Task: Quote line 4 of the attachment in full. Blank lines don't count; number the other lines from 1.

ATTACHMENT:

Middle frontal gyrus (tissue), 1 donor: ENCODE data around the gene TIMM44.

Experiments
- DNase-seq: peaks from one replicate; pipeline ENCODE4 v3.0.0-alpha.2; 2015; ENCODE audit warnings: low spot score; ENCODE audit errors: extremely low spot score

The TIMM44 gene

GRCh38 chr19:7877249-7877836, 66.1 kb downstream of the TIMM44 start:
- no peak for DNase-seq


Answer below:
The TIMM44 gene